What is the gospel? It’s who Jesus is and what he did for us. The gospel is Jesus.
Now, what’s intriguing to me is this, when you read in Luke and Acts, how Jesus, in those 40 days, got his disciples together. 40 days before he ascended and after he was raised, what was he doing? I’m sure he was doing more than what we’re told, but in Luke 24, from what I can tell, he was giving them a hermeneutics seminar. This gives a number of New Testament professors a great deal of hope. If even Jesus felt that running an advanced seminar on hermeneutics was a good idea in those 40 days, maybe it’s a good idea to be doing it too. Basically, he was saying, “Everything in the Old Testament is about me.” That’s what he was doing. That’s what he says in Luke 24. He says it to Cleopus and the other disciple on the road to Emmaus. In the upper room, he says, “The reason you didn’t understand what I was about was you didn’t realize that everything in the prophets and the Psalms and the law was pointing to me.” It’s intriguing we see that in Luke. It’s intriguing that here in Peter, you’ve got an echo of that.
You know, Peter was in on that seminar, and here’s Peter saying, “Concerning this salvation,” that is the salvation of the gospel of Christ, “the prophets had the Holy Spirit in them pointing toward Jesus.” It’s an echo of what happened there. Peter’s saying what Jesus said, and that is, everything–every text in the Old Testament–points to Jesus.
Now, my ministry implication is this: the basic subject of every sermon ought to be Jesus. It doesn’t matter what passage, doesn’t matter whether it’s the Old or New Testament, it’s got to be about Jesus. And by the way, before you say, “Oh, so this is about an Old Testament hermeneutics.” No. My friend, Sinclair Ferguson, said most evangelical ministers don’t preach Christ. Not only don’t they preach Christ in the Old Testament, but most of them don’t preach Christ in the New Testament. I’ll get to back to that in a second. I know this is something of an intramural debate, and I’ve got to be careful here. I don’t want to be a party guy. I don’t want to say, “I follow Chapell. Or, I follow Goldsworthy.” And you know there are people who say, “You preach everything in the Bible pointing to Jesus,” and there are other good men who just don’t think that’s right. Some think that you shouldn’t preach Christ from Jacob wrestling with God, and you should preach about wrestling with God in prayer, or suffering, or something like that. I believe that those good and sincere men are wrong on the basis of reading the Bible and understanding hermeneutics and so on.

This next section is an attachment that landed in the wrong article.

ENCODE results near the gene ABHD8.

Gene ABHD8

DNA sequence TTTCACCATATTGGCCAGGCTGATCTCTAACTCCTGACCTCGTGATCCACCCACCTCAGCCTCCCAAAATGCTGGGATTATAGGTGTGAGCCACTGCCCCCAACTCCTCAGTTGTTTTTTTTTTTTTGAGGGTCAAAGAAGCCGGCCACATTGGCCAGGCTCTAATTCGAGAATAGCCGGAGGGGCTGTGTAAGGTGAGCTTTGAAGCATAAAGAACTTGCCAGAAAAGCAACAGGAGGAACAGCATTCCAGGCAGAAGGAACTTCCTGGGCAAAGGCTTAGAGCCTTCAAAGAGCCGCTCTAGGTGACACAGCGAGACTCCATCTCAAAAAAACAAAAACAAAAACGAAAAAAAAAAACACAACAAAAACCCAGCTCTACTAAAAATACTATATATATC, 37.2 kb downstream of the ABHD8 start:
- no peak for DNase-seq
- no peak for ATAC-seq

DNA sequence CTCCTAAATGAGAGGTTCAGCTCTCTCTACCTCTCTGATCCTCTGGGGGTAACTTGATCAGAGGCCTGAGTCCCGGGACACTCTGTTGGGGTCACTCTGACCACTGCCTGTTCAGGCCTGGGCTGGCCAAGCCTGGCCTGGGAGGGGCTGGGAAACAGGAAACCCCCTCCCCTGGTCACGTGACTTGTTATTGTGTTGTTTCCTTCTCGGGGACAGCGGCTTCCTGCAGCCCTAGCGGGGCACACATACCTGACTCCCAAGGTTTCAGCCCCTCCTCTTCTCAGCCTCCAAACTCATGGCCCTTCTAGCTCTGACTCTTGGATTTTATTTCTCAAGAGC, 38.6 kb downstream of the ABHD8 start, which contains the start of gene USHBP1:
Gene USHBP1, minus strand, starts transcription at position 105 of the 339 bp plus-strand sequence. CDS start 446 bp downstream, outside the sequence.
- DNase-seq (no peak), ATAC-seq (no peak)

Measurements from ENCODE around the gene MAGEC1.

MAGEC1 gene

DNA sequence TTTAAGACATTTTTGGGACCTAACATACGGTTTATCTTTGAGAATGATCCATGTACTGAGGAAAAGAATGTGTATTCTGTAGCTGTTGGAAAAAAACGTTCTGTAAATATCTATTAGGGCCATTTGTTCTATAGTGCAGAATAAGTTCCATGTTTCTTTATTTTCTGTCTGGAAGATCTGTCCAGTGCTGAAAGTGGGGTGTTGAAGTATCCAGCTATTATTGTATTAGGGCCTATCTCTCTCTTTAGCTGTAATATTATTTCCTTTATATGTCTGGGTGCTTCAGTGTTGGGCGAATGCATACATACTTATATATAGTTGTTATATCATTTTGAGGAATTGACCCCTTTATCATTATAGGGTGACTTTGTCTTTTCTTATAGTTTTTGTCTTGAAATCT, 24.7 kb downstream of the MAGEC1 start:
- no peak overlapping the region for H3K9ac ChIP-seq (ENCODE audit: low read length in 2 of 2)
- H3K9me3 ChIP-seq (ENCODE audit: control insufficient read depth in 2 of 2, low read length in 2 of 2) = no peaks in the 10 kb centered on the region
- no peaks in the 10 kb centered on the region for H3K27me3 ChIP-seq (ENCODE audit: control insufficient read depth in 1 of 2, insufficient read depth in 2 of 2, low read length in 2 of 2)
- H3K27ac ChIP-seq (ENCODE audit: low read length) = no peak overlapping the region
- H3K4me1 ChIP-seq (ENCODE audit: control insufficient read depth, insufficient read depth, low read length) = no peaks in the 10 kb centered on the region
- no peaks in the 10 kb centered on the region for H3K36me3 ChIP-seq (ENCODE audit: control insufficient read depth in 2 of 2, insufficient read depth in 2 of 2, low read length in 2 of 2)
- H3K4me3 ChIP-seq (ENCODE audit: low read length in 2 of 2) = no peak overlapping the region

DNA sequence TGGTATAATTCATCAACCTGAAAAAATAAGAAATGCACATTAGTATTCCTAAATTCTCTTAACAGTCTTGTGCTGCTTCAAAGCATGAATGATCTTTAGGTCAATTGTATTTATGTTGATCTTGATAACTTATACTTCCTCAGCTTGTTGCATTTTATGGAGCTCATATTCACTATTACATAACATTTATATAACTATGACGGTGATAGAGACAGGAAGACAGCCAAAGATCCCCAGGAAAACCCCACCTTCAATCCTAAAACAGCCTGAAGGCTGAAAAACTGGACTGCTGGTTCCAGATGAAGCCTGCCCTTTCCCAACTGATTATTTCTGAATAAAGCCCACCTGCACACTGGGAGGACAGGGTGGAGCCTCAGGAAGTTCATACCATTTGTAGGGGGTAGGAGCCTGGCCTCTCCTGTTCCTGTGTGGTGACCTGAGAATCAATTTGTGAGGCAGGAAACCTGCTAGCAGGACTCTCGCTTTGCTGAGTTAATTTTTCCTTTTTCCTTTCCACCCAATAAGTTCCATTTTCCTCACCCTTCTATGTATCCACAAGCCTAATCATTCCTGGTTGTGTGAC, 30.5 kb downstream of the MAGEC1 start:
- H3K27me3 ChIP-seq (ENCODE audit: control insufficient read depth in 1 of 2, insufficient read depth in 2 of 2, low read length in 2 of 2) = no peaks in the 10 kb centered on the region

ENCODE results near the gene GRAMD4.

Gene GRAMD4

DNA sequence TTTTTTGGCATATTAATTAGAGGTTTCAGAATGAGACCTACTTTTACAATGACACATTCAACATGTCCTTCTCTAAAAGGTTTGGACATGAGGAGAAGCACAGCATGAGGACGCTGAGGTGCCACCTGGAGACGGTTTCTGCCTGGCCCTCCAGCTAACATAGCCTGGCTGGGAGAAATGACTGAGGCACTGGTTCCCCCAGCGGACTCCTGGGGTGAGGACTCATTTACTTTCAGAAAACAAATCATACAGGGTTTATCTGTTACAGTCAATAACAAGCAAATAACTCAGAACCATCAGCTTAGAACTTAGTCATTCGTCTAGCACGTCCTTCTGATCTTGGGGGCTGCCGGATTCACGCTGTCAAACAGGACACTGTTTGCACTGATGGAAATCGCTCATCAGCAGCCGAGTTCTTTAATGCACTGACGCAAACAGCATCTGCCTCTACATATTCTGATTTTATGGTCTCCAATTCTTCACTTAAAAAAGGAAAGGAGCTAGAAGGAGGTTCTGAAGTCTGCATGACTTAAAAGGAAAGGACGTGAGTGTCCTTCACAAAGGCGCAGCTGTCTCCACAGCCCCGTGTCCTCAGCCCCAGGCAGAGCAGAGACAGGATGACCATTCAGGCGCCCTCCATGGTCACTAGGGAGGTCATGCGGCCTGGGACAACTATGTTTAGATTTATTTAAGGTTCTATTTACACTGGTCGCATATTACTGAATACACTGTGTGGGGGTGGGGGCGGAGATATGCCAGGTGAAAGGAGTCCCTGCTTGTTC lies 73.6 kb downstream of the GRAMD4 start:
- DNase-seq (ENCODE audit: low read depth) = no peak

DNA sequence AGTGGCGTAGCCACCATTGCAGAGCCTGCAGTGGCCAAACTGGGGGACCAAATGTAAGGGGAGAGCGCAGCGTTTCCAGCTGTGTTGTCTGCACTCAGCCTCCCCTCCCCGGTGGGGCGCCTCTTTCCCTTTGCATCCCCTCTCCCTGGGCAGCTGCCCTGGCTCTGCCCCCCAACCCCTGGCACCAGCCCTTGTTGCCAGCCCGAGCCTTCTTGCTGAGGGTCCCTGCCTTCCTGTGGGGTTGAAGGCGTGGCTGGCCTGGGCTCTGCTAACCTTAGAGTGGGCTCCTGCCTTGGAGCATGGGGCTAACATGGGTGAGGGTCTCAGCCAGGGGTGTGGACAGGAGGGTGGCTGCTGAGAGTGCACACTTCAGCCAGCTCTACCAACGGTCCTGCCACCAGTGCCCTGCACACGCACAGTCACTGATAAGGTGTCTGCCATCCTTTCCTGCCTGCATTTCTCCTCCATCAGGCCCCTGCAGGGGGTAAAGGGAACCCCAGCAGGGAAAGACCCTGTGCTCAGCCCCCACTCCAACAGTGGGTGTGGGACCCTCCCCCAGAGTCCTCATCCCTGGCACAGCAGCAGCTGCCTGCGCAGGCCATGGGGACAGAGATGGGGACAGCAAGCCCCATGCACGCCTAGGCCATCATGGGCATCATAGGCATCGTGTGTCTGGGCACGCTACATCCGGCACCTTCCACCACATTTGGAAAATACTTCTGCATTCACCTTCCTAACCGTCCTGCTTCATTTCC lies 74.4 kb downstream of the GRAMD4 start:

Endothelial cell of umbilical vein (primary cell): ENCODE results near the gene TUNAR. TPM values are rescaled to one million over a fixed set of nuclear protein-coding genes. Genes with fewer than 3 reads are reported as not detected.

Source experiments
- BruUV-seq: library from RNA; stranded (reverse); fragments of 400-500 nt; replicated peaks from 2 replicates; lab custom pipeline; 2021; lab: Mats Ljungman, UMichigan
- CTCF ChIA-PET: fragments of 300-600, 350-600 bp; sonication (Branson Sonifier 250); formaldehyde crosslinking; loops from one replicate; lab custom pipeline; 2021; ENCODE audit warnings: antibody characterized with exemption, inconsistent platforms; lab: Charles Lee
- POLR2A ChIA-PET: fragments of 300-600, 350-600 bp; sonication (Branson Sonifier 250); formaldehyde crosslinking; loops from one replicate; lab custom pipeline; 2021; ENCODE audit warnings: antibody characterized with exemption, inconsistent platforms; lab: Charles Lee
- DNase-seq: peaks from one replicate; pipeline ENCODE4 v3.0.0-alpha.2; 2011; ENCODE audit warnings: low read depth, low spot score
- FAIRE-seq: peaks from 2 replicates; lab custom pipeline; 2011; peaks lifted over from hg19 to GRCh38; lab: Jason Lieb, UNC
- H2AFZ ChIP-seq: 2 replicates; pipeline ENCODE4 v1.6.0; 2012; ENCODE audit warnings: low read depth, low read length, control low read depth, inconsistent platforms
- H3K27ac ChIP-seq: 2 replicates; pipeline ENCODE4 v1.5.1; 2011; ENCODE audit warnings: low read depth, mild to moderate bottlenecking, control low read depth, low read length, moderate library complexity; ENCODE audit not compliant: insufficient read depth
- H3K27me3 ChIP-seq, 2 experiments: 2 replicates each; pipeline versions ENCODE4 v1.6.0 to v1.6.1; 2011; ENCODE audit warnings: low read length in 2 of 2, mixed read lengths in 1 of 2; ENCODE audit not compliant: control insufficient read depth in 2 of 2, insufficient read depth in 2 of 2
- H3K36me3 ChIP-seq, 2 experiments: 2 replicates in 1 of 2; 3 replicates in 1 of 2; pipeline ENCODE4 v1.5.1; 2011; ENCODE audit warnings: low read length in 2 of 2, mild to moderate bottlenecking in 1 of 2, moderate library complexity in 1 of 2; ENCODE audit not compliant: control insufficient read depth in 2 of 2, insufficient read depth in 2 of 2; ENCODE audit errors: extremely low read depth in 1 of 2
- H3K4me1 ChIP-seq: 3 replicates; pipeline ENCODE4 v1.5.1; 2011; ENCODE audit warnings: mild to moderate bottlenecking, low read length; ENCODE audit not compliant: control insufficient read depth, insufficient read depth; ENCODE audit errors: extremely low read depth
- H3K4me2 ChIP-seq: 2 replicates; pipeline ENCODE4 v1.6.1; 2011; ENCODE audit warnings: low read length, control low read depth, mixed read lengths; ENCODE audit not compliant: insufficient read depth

Most evangelical ministers don’t preach Christ. Not only don’t they preach Christ in the Old Testament, but most of them don’t preach Christ in the New Testament.
Part of this realization goes back to something I learned some years ago when I sat down with my wife (you know what it’s like on the way home after the sermon). At first you’re hoping she’ll say, “Great sermon, honey.” And then she doesn’t say anything, so you fear the worst. And I remember one day, we really got into it. And I said, “Well, let me ask you a question. How often do you think it was a great sermon? I mean, how many weeks out of the month?” And she said, “No more than one in four or five.”
At one point, she said, “You know, all your sermons are great. They’re rational, they’re biblical, they’re exegetical, and they show me how I should live, and they show me what I should believe. But every so often, suddenly, at the end, Jesus shows up. And when Jesus shows up, suddenly it stops being a lecture and becomes a sermon to me. Because when you say, ‘This is what you ought to do; this is what you ought to do; this is what you ought to do,’ I know. I know. Now, I’m a little clear on it. I’m a little more guilty about it. Good. That’s fine. But sometimes you get to the place where you say, ‘This is what you need to do, but you really probably can’t do it. But there’s one who did. And because he did it on our behalf and in our place, if we believe in him, we will begin to be able to do it too, but only to the degree that we understand what he did for us.’ You know, that’s different. One time out of four or five, your lecture becomes a sermon when Jesus shows up. I want to do that. I have hope, and I begin to see how I can do it.”
Your lecture becomes a sermon when Jesus shows up.
I didn’t really understand what she was saying at the time, but now I do. Here’s the thing: your preaching will never be doxological, and it won’t even be central unless it’s Christocentric. Here’s why. Why aren’t people generous? (It’s hard to see how lust in peoples’ hearts is doing from week to week, but you do know about their generosity from week to week.) Are they just being sinners?